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Richard Neutra: The Story of the Berlin Houses 1920–1924
Text by Harriet Roth.
“Richard Neutra in Berlin traces his success back to the Zehlendorf housing project of 1923 where he defined his strong and experimental modernist style.” –Wallpaper
Mention of the name Richard Neutra conjures the light-flooded bungalows that characterize the architectural style of the West Coast around Los Angeles. Because he is so closely associated with Los Angeles, it is sometimes overlooked that Neutra’s career actually began in the Berlin-Zehlendorf neighborhood in the early 1920s. And yet these houses in Zehlendorf represent a fascinating phase in Neutra’s work. With their complex color schemes and extravagant interior design, they reveal themselves to be more than just experimental and radically innovative designs. Indeed, these lesser-known buildings already hint at elements that Neutra would take up again in his future projects.
Richard Neutra in Berlin allows for a long-overdue, rightful reassessment of Neutra’s early works. Alongside historical sources, it collects countless new and unpublished documents about the houses and their first residents.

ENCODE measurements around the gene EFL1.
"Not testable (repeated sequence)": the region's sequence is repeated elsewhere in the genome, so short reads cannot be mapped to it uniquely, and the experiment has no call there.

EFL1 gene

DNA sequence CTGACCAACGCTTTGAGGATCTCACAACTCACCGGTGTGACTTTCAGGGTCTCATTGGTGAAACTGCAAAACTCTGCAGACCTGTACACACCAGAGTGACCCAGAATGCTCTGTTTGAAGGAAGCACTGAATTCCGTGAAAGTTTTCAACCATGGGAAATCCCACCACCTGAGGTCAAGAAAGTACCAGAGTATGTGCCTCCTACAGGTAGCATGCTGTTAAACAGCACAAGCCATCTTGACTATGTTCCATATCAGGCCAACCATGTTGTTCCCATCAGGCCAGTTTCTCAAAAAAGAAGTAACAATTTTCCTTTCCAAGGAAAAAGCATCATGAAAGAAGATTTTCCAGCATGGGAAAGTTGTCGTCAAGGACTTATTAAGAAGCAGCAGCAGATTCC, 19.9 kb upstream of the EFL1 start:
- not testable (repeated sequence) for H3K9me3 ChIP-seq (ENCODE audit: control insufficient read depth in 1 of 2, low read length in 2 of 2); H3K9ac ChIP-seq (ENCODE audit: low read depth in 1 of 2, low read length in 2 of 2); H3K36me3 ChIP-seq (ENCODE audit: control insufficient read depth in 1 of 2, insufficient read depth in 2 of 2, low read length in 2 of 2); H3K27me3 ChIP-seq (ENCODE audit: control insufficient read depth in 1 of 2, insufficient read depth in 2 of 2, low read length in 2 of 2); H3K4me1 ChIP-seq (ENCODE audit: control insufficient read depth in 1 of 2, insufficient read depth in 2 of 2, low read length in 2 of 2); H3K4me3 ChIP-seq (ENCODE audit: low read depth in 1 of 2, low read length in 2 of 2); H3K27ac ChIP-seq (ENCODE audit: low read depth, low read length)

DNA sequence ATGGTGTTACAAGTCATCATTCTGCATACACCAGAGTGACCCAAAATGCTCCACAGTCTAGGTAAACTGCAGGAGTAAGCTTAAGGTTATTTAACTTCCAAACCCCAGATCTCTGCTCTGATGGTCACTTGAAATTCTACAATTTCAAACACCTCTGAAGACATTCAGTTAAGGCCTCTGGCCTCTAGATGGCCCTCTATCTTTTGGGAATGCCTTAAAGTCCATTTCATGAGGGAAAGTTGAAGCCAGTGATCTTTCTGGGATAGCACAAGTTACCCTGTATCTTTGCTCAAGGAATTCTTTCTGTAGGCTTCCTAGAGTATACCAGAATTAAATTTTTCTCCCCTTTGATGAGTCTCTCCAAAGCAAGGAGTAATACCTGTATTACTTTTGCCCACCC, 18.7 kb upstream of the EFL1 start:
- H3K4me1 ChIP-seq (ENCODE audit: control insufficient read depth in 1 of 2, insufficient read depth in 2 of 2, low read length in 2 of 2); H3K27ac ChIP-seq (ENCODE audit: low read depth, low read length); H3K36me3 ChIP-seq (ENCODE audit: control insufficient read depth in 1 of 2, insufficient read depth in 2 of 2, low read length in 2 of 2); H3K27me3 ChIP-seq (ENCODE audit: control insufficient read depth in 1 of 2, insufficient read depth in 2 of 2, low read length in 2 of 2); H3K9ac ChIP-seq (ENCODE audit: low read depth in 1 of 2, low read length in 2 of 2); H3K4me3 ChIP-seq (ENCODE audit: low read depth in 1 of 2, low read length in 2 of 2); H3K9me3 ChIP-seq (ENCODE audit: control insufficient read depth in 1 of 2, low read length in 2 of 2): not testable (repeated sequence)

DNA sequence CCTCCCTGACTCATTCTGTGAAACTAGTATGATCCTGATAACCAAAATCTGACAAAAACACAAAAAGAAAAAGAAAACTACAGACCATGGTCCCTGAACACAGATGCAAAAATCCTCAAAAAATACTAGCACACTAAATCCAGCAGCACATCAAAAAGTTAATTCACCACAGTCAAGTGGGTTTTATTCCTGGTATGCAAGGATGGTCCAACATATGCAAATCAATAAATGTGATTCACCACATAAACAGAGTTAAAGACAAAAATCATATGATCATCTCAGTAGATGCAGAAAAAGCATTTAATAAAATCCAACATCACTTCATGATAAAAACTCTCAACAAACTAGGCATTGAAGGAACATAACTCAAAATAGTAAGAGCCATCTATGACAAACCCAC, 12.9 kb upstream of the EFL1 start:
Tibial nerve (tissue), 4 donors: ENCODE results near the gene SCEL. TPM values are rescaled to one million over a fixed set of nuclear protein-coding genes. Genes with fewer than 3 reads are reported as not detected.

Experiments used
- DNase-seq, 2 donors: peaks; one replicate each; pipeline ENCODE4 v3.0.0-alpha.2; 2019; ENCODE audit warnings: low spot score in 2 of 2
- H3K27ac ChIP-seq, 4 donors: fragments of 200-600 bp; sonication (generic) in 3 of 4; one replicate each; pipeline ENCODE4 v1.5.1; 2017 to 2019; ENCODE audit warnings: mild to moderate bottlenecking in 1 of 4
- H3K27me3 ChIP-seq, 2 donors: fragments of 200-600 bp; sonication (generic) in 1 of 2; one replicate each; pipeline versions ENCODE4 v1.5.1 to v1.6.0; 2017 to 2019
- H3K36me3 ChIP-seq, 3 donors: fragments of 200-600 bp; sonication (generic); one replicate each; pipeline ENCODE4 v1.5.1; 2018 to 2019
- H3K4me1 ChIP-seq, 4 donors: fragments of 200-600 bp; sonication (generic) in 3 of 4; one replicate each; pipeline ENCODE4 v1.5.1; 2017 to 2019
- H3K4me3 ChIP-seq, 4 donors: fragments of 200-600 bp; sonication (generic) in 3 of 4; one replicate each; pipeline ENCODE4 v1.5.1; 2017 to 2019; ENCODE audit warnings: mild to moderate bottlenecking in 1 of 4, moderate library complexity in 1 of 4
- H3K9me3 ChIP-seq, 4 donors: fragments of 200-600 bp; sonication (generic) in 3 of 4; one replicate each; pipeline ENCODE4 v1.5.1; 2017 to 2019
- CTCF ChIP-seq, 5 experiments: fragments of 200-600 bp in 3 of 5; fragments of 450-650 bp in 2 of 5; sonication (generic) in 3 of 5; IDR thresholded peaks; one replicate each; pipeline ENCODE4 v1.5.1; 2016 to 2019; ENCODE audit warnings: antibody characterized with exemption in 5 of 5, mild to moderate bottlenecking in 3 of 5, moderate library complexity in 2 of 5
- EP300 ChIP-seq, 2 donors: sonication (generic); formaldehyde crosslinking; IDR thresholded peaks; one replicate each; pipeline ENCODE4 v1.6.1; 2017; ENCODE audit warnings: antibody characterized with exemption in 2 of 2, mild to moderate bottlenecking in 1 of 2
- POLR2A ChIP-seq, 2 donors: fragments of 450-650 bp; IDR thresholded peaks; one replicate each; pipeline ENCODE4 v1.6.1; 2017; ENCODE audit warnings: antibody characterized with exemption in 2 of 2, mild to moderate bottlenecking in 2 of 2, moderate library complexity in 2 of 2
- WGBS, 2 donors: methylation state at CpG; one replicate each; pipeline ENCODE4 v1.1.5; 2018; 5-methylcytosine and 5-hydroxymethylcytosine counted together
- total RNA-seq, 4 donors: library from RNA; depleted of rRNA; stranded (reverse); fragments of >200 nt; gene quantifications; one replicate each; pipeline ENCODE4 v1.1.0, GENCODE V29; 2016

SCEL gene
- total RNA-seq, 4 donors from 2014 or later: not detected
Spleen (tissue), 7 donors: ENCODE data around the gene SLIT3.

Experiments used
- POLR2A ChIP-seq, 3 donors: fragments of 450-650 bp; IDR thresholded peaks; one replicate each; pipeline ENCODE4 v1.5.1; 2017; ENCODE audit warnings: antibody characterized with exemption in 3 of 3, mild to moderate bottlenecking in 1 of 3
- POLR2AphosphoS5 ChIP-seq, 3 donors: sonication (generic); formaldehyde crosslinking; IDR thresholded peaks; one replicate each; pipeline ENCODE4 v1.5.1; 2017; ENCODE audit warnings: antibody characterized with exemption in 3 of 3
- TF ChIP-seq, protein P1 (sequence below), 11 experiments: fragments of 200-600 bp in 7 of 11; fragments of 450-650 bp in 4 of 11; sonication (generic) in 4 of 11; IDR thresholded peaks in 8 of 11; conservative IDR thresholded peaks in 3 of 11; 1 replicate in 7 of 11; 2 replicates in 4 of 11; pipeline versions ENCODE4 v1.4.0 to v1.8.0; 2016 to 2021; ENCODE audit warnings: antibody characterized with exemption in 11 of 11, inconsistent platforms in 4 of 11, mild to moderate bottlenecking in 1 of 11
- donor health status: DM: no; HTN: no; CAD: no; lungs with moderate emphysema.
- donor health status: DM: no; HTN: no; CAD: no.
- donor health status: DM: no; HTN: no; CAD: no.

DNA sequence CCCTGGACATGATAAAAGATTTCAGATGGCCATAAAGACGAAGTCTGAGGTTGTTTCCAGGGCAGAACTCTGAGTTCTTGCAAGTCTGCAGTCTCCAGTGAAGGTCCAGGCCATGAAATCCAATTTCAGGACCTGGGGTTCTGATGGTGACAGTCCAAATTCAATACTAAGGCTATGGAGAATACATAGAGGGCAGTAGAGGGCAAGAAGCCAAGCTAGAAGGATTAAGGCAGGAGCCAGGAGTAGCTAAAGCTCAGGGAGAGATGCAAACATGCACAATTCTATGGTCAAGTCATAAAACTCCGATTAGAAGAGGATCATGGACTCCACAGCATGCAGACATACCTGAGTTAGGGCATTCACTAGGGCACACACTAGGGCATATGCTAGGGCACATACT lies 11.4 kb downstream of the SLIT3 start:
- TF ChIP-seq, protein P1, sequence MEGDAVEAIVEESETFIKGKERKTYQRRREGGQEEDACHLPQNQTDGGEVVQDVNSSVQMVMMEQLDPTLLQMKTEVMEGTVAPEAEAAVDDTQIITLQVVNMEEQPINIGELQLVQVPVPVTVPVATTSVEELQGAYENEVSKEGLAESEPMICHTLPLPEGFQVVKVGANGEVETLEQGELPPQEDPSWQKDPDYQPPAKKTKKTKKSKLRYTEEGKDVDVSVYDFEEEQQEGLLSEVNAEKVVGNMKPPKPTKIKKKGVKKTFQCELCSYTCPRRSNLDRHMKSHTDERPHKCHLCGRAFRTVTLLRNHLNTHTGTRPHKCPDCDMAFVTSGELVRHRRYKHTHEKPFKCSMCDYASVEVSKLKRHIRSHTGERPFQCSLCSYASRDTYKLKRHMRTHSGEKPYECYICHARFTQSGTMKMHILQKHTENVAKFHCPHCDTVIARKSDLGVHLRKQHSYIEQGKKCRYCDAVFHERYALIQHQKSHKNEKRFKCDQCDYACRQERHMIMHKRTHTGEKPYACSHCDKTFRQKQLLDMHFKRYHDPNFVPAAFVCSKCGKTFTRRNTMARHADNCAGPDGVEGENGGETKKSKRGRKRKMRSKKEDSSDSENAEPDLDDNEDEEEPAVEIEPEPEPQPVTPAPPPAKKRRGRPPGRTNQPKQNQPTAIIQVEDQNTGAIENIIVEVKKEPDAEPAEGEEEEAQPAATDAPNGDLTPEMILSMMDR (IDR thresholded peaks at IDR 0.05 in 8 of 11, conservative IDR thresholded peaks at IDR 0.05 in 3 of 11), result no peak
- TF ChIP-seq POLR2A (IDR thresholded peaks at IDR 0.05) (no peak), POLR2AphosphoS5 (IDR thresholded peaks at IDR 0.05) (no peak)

Austrian-born architect Richard Neutra (1892–1970) finished his architectural studies in the midst of the First World War, and worked in Switzerland and Germany for a few years before moving to the United States in 1923. Settling in California after working briefly for Frank Lloyd Wright, Neutra became identified with a West Coast variant on mid-century modern architecture: rigorously geometric buildings designed in the International Style of Neutra’s European training, with an open, airy, flexible atmosphere suitable to Neutra’s new California home.
Featured image is reproduced from 'Richard Neutra: The Story of the Berlin Houses 1920–1924.'
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FROM THE ARTBOOK BLOG
CORY REYNOLDS | DATE 4/8/2019
Best known for his sleek yet flexible multifunction-plan Los Angeles bungalows of the 1930s through the 1960s, the renowned Austrian Modernist Richard Neutra actually began his career in Switzerland and Germany between the World Wars. Jewish and a close friend of Sigmund Freud's entire family before he emigrated to the United States in 1923, Neutra designed a small development in the Zehlendorf suburb of Berlin that is the subject of this fascinating new book from Hatje Cantz. Featuring radical, bright colors and experimental features like a revolving stage in two of the homes, this work pointed very clearly to Neutra's near-future breakthroughs in California. Featured photograph, snapped in 1924, captures the revolving stage at either Onkel-Tom-Strasse 85 or 87, which was designed to transform the living room into a library, a dining room or a music room at the push of a wall. continue to blog